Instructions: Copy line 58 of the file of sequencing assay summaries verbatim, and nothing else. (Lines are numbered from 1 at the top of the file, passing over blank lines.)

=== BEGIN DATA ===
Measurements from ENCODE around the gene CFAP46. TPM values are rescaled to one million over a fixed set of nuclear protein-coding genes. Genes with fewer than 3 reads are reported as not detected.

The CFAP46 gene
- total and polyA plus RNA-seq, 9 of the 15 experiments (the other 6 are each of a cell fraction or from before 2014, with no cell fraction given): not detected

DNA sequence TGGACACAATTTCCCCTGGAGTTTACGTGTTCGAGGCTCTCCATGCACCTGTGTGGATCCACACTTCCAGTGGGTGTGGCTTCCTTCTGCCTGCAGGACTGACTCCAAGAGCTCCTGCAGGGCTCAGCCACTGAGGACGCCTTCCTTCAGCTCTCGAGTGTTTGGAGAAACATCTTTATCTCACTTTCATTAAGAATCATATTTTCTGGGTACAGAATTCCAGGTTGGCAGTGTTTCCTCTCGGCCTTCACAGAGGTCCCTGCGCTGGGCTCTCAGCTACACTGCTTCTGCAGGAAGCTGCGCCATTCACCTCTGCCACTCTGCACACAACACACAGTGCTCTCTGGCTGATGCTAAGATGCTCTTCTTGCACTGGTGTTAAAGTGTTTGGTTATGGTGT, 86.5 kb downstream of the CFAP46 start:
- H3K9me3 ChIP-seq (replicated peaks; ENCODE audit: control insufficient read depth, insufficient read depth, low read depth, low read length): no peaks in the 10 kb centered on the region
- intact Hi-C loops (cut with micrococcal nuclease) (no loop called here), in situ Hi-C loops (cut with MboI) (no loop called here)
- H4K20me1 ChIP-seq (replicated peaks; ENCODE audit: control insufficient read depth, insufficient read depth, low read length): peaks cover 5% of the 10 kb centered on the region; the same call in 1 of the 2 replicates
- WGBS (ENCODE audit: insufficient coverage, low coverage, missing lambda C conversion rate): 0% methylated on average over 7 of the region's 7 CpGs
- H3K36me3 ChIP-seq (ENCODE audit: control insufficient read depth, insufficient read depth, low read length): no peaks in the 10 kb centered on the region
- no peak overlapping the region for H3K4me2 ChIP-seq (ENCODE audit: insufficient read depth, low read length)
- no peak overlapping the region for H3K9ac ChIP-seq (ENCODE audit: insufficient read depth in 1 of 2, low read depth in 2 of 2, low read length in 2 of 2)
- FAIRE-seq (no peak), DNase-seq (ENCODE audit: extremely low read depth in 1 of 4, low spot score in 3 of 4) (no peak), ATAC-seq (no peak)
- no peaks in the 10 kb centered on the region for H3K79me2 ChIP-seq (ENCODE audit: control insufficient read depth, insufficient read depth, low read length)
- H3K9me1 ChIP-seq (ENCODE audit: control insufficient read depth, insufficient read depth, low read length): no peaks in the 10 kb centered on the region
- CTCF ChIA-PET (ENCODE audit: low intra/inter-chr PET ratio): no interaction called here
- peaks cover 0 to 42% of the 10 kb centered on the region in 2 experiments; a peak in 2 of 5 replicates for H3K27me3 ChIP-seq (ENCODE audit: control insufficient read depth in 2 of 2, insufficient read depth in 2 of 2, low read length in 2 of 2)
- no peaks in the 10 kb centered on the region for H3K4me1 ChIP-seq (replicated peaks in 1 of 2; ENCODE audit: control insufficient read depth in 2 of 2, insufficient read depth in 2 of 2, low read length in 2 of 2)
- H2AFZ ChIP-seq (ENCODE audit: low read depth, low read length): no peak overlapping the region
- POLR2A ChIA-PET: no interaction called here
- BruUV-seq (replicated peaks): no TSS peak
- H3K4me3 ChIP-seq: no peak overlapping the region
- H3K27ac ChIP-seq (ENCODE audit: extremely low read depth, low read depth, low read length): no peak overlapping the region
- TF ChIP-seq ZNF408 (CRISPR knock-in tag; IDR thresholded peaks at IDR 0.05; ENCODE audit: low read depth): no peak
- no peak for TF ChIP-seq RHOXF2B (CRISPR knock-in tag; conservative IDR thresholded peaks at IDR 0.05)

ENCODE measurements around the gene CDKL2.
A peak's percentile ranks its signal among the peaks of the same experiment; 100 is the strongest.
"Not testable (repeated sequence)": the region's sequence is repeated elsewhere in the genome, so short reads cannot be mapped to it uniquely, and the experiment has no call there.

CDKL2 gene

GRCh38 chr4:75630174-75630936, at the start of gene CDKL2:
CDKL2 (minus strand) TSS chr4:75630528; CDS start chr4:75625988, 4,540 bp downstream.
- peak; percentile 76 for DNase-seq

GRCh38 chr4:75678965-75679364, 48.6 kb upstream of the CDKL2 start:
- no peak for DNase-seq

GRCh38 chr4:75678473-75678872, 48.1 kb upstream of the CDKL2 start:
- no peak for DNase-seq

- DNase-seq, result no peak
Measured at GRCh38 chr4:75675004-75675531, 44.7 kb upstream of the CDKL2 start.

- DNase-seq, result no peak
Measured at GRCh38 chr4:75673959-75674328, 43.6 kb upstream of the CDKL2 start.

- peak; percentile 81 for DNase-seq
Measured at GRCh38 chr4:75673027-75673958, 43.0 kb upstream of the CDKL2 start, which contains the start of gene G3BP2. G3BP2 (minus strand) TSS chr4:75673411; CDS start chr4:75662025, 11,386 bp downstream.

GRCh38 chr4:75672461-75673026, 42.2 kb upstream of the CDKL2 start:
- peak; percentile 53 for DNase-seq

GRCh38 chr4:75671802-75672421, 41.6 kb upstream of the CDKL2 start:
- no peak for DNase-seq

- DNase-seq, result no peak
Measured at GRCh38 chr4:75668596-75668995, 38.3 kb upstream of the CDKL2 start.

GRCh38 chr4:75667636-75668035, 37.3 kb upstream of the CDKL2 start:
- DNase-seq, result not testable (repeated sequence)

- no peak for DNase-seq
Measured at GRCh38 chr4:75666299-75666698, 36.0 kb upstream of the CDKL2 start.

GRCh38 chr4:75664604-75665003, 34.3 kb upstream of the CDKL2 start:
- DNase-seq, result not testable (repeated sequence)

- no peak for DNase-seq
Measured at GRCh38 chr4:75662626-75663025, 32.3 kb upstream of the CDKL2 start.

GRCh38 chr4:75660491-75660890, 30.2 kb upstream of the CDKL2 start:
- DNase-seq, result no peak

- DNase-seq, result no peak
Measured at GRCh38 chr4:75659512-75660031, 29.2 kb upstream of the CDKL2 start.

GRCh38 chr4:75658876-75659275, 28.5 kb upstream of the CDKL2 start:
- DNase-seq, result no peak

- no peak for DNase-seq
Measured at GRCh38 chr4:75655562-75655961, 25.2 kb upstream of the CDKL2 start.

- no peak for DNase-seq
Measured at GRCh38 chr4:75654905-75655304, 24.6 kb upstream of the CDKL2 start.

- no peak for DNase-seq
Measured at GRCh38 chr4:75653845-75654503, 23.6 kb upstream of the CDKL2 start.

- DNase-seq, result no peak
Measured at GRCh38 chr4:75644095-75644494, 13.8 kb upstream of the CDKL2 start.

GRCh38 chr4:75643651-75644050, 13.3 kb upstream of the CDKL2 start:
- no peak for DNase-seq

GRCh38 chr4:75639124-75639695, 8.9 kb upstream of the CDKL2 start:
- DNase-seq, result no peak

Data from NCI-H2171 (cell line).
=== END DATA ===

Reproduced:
- DNase-seq, result no peak